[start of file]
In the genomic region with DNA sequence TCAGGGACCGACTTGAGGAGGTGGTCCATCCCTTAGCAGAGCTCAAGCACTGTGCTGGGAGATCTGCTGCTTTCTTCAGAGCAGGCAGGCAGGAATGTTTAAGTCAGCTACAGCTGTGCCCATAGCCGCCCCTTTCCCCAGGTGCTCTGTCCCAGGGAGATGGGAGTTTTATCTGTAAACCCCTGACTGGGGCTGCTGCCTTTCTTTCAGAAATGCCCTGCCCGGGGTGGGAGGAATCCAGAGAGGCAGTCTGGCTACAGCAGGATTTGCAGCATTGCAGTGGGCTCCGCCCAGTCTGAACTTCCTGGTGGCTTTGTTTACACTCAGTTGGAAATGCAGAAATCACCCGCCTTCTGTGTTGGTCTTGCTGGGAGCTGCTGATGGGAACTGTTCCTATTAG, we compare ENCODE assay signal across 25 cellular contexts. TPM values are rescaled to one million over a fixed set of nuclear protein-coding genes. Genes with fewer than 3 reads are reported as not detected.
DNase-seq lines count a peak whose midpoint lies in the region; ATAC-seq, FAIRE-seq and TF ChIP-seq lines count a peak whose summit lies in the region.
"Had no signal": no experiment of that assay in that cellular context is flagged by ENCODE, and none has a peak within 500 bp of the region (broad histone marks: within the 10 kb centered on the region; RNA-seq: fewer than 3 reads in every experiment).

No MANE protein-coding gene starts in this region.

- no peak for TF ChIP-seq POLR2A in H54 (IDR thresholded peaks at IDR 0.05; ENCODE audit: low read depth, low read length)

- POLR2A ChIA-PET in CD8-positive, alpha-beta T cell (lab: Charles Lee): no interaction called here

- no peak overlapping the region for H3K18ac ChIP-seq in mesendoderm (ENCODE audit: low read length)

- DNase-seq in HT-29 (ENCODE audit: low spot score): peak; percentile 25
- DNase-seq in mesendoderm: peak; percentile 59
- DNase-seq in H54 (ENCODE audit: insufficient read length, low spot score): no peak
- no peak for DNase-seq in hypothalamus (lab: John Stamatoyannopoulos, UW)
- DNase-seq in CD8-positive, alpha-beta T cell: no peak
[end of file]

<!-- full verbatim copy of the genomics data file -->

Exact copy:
In the genomic region with DNA sequence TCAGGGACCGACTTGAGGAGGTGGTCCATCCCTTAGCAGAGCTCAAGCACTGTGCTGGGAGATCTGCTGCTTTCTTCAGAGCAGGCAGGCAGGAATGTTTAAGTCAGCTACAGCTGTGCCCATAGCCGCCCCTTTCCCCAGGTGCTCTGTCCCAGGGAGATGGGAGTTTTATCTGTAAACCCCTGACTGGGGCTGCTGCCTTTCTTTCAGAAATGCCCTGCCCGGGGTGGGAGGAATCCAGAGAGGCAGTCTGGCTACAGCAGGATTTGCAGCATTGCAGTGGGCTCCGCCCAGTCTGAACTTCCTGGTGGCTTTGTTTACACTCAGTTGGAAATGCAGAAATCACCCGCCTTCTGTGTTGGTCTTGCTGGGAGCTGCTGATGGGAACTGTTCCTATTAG, we compare ENCODE assay signal across 25 cellular contexts. TPM values are rescaled to one million over a fixed set of nuclear protein-coding genes. Genes with fewer than 3 reads are reported as not detected.
DNase-seq lines count a peak whose midpoint lies in the region; ATAC-seq, FAIRE-seq and TF ChIP-seq lines count a peak whose summit lies in the region.
"Had no signal": no experiment of that assay in that cellular context is flagged by ENCODE, and none has a peak within 500 bp of the region (broad histone marks: within the 10 kb centered on the region; RNA-seq: fewer than 3 reads in every experiment).

No MANE protein-coding gene starts in this region.

- no peak for TF ChIP-seq POLR2A in H54 (IDR thresholded peaks at IDR 0.05; ENCODE audit: low read depth, low read length)

- POLR2A ChIA-PET in CD8-positive, alpha-beta T cell (lab: Charles Lee): no interaction called here

- no peak overlapping the region for H3K18ac ChIP-seq in mesendoderm (ENCODE audit: low read length)

- DNase-seq in HT-29 (ENCODE audit: low spot score): peak; percentile 25
- DNase-seq in mesendoderm: peak; percentile 59
- DNase-seq in H54 (ENCODE audit: insufficient read length, low spot score): no peak
- no peak for DNase-seq in hypothalamus (lab: John Stamatoyannopoulos, UW)
- DNase-seq in CD8-positive, alpha-beta T cell: no peak